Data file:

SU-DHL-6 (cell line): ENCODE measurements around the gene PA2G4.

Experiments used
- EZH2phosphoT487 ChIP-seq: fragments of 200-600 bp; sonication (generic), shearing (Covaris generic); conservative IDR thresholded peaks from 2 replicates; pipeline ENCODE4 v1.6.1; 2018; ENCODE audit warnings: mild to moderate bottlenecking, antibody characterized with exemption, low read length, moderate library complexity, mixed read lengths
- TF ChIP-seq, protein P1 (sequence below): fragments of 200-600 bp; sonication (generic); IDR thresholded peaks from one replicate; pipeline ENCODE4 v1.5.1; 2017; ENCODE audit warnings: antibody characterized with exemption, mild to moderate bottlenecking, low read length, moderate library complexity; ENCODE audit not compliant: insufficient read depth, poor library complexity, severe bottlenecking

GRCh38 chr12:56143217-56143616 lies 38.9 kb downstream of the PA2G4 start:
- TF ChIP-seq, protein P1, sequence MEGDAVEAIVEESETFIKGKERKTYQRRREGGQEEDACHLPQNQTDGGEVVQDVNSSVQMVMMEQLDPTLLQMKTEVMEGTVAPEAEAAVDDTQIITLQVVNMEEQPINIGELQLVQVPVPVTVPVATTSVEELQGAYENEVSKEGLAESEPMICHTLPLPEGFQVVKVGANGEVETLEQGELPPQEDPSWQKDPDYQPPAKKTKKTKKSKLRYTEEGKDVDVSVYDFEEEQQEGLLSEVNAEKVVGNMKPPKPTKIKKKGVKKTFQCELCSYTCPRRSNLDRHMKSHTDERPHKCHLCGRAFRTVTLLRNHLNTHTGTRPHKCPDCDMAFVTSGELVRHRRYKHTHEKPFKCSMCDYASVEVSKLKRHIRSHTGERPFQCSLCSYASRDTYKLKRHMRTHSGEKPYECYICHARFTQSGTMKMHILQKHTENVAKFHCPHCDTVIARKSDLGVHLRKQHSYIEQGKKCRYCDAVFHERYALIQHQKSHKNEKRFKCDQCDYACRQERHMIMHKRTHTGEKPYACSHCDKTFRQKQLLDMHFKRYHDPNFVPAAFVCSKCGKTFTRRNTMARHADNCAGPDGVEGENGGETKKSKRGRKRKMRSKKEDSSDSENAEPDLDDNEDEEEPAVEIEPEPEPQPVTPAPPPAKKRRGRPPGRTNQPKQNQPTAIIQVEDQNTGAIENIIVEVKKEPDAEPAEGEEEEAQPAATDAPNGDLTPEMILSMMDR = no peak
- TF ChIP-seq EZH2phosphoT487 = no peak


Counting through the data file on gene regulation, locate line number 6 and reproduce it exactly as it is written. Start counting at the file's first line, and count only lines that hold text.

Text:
- TF ChIP-seq, protein P1, sequence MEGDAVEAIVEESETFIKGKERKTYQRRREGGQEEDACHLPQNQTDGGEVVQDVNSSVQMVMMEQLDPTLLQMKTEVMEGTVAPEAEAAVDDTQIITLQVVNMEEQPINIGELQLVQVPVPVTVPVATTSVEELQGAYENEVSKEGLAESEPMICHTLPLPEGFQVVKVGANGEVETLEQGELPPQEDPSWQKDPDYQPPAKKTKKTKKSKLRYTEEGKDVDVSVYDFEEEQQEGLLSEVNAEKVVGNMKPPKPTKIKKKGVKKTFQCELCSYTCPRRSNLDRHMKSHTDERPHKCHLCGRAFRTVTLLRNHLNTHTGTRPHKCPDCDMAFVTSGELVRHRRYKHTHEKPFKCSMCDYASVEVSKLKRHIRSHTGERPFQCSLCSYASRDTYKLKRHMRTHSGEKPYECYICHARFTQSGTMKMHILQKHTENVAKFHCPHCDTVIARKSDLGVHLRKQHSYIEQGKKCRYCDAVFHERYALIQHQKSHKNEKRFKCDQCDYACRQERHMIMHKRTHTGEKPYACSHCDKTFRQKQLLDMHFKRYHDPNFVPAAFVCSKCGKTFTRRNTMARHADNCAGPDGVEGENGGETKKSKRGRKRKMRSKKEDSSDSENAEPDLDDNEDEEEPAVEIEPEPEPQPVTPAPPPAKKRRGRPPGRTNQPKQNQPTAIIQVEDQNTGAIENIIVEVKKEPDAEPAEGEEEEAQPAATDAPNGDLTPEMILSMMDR = no peak